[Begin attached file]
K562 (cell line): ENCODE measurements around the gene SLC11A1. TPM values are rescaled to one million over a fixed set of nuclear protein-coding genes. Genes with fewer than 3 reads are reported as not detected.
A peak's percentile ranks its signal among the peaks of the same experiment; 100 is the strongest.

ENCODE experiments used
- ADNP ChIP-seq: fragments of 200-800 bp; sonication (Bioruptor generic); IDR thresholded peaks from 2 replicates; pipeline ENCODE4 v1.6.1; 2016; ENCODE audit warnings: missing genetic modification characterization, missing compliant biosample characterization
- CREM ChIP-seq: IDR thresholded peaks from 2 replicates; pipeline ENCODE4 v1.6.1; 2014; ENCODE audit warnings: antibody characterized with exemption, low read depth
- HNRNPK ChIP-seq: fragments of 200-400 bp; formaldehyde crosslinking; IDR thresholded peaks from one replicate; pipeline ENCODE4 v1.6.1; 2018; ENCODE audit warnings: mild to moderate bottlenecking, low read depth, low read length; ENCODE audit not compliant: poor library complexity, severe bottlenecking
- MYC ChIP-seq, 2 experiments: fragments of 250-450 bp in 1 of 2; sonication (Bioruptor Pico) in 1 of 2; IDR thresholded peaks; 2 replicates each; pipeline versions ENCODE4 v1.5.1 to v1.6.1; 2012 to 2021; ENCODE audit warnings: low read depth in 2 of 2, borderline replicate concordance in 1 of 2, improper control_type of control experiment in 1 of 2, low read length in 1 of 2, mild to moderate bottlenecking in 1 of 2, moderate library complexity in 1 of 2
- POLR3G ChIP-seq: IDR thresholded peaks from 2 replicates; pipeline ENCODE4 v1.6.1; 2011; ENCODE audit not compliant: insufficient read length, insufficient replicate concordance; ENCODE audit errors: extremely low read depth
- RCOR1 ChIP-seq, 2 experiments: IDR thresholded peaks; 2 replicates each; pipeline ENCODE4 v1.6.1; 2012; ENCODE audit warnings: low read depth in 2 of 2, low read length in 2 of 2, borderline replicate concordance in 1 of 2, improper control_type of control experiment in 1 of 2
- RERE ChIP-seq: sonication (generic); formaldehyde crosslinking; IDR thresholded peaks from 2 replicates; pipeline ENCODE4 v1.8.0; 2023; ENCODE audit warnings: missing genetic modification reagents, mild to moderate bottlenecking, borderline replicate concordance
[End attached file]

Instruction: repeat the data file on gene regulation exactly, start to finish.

K562 (cell line): ENCODE measurements around the gene SLC11A1. TPM values are rescaled to one million over a fixed set of nuclear protein-coding genes. Genes with fewer than 3 reads are reported as not detected.
A peak's percentile ranks its signal among the peaks of the same experiment; 100 is the strongest.

ENCODE experiments used
- ADNP ChIP-seq: fragments of 200-800 bp; sonication (Bioruptor generic); IDR thresholded peaks from 2 replicates; pipeline ENCODE4 v1.6.1; 2016; ENCODE audit warnings: missing genetic modification characterization, missing compliant biosample characterization
- CREM ChIP-seq: IDR thresholded peaks from 2 replicates; pipeline ENCODE4 v1.6.1; 2014; ENCODE audit warnings: antibody characterized with exemption, low read depth
- HNRNPK ChIP-seq: fragments of 200-400 bp; formaldehyde crosslinking; IDR thresholded peaks from one replicate; pipeline ENCODE4 v1.6.1; 2018; ENCODE audit warnings: mild to moderate bottlenecking, low read depth, low read length; ENCODE audit not compliant: poor library complexity, severe bottlenecking
- MYC ChIP-seq, 2 experiments: fragments of 250-450 bp in 1 of 2; sonication (Bioruptor Pico) in 1 of 2; IDR thresholded peaks; 2 replicates each; pipeline versions ENCODE4 v1.5.1 to v1.6.1; 2012 to 2021; ENCODE audit warnings: low read depth in 2 of 2, borderline replicate concordance in 1 of 2, improper control_type of control experiment in 1 of 2, low read length in 1 of 2, mild to moderate bottlenecking in 1 of 2, moderate library complexity in 1 of 2
- POLR3G ChIP-seq: IDR thresholded peaks from 2 replicates; pipeline ENCODE4 v1.6.1; 2011; ENCODE audit not compliant: insufficient read length, insufficient replicate concordance; ENCODE audit errors: extremely low read depth
- RCOR1 ChIP-seq, 2 experiments: IDR thresholded peaks; 2 replicates each; pipeline ENCODE4 v1.6.1; 2012; ENCODE audit warnings: low read depth in 2 of 2, low read length in 2 of 2, borderline replicate concordance in 1 of 2, improper control_type of control experiment in 1 of 2
- RERE ChIP-seq: sonication (generic); formaldehyde crosslinking; IDR thresholded peaks from 2 replicates; pipeline ENCODE4 v1.8.0; 2023; ENCODE audit warnings: missing genetic modification reagents, mild to moderate bottlenecking, borderline replicate concordance